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University of Pittsburgh Law Review

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In June, 1998, the Supreme Court issued two decisions, Burlington Industries, Inc. v. Ellerth and Faragher v. City of Boca Raton that established new standards for employer liability for sexual harassment. Although the two cases presented different questions and factual predicates, the Court adopted a unified holding with respect to employer liability for supervisor harassment. Many commentators interpreted the new standards as a blow to employers based on the perception that employers would now be held accountable for workplace harassment without regard to their culpability.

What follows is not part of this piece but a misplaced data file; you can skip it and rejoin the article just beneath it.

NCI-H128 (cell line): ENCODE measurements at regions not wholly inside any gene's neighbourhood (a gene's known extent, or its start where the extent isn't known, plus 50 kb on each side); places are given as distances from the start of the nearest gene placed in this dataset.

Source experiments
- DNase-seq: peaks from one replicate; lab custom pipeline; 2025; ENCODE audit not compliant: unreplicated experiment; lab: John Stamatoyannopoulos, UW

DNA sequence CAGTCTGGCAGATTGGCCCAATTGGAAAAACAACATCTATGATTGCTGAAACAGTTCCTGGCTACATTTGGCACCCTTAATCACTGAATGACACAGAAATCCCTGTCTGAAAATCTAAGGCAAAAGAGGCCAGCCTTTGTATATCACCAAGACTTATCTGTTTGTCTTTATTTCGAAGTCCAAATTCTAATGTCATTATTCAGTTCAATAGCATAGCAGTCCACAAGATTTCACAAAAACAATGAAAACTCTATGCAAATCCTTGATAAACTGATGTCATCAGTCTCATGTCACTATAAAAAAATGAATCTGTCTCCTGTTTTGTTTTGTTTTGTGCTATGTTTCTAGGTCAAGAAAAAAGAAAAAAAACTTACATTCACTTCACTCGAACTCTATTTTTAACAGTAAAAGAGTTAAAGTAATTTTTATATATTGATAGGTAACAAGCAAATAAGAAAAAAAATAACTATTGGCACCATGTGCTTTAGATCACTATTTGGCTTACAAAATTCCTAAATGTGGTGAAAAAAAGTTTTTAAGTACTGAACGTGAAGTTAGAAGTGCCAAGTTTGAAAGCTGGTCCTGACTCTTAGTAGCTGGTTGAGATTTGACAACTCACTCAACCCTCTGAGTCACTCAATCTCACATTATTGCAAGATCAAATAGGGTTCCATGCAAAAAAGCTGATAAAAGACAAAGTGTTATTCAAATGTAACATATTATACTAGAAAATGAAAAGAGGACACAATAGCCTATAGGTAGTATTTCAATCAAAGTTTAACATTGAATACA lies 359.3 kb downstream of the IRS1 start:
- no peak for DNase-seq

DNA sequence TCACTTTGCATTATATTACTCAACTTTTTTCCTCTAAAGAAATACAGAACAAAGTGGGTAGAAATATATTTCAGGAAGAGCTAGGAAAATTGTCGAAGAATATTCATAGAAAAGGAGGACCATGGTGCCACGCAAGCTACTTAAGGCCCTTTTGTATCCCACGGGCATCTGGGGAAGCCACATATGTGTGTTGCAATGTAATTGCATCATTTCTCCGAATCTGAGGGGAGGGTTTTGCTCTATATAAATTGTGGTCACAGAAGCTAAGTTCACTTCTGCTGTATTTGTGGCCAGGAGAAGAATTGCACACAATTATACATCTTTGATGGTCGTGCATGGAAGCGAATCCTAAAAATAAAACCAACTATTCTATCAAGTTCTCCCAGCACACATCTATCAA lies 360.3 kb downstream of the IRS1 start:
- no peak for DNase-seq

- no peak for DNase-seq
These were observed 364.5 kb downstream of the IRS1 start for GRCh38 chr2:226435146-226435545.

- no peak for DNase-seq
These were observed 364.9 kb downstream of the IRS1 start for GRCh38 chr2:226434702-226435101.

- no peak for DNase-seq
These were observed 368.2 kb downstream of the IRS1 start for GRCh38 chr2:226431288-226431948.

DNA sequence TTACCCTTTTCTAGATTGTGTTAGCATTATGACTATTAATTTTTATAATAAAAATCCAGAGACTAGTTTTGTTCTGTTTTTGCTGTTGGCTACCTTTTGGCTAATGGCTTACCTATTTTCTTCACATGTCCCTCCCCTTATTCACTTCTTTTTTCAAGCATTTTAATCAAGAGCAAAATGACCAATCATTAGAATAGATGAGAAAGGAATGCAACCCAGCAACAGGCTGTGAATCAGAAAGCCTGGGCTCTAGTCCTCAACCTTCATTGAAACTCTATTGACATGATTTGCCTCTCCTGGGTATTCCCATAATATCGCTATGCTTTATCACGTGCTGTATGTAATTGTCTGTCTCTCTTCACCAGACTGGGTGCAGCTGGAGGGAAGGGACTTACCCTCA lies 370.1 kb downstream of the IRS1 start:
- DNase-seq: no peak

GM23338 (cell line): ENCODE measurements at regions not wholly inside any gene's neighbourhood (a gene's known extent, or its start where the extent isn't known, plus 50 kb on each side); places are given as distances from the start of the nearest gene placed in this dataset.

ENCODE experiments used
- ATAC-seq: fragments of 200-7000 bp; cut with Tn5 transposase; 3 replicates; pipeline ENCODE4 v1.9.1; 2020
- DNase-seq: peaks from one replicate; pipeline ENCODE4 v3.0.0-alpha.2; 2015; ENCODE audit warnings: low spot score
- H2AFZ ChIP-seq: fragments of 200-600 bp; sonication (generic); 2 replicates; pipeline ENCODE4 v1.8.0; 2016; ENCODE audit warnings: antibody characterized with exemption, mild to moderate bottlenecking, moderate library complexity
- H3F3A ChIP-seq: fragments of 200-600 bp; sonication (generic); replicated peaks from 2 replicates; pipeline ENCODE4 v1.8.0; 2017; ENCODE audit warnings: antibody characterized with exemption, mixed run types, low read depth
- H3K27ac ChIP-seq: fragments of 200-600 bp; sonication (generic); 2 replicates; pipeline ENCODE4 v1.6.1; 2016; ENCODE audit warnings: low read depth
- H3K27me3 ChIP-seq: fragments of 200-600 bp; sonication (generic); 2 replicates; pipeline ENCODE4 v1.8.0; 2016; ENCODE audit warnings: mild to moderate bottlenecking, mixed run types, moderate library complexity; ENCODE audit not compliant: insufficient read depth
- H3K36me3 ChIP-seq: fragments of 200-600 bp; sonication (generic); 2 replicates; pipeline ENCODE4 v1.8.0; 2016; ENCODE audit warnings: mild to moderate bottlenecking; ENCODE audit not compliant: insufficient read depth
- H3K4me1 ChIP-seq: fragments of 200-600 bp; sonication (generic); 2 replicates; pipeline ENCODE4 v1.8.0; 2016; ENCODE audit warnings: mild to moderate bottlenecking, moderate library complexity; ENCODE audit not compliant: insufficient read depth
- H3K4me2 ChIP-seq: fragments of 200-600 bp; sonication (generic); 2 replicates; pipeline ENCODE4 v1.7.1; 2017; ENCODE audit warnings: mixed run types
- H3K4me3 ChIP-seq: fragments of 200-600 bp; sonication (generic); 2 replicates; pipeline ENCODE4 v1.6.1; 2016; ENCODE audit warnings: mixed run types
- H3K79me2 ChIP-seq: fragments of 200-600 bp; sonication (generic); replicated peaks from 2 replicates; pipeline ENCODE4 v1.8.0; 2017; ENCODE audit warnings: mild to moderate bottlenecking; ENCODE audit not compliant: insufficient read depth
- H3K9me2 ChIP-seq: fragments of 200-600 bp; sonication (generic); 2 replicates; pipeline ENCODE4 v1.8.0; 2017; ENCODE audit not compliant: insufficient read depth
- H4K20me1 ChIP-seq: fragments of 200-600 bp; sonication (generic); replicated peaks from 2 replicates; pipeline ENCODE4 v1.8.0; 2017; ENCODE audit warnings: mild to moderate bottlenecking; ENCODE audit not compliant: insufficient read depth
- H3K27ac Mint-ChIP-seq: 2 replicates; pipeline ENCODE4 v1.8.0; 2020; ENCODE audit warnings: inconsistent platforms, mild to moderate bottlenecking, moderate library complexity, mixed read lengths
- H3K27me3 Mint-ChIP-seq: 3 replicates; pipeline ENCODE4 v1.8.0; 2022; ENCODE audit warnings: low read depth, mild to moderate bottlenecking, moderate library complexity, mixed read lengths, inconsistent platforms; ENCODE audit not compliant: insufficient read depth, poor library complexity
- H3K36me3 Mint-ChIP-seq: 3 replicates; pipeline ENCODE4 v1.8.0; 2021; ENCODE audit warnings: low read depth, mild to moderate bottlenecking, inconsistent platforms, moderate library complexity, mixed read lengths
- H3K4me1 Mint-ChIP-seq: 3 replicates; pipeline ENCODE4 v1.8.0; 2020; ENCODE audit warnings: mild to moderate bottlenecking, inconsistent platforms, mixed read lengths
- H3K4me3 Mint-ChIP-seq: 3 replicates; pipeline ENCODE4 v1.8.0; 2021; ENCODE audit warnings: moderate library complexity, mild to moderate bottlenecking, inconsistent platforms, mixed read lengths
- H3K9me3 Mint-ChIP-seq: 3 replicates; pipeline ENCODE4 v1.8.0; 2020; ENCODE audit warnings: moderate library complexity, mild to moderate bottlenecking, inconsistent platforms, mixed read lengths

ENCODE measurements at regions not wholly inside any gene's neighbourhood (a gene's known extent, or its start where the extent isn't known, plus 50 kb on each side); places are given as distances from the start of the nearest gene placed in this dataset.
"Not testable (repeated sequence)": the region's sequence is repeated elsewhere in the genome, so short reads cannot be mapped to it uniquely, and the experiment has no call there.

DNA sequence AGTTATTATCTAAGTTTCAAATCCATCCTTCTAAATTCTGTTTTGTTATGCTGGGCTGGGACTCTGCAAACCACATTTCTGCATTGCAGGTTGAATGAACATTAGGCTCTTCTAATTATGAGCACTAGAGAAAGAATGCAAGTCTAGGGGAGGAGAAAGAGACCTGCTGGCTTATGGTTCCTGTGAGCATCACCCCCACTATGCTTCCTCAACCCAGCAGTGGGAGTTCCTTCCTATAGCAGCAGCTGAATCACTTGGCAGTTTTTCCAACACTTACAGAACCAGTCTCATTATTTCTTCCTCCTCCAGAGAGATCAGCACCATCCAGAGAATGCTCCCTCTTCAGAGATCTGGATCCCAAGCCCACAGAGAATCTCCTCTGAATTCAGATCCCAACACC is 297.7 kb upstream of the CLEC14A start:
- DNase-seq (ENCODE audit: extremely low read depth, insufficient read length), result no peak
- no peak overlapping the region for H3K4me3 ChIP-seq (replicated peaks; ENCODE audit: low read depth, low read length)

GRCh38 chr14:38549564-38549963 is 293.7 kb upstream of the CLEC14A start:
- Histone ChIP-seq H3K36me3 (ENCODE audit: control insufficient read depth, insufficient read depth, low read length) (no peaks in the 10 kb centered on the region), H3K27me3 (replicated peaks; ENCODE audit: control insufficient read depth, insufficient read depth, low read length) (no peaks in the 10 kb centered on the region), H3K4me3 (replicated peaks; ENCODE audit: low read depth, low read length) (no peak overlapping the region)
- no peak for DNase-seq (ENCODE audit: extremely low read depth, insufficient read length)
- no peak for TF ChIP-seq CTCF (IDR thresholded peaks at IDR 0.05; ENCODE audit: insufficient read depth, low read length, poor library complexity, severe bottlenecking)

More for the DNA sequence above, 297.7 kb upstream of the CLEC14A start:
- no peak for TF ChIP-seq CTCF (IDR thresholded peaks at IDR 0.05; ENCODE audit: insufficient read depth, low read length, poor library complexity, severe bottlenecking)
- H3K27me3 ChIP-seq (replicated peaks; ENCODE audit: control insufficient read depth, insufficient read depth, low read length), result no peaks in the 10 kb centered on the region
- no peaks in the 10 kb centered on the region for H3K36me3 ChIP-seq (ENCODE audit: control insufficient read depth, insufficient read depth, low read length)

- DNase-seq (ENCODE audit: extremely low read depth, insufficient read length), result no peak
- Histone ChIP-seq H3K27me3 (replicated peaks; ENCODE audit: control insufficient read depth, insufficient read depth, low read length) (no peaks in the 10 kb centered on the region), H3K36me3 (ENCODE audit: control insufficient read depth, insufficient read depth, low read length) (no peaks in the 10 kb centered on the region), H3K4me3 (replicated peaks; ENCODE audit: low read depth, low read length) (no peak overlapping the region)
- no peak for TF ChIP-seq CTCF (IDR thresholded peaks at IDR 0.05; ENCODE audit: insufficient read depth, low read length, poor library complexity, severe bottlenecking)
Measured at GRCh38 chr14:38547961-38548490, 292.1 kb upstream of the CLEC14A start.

The thesis of this article is that the conventional wisdom with respect to Faragher and Ellerth is dead wrong. Those decisions, far from imposing additional liability on innocent employers, have instead created a virtual safe harbor that protects employers from liability unless their own conduct is found wanting. This protection for employers comes at a high price, depriving some victims of actionable sexual harassment of legal redress.



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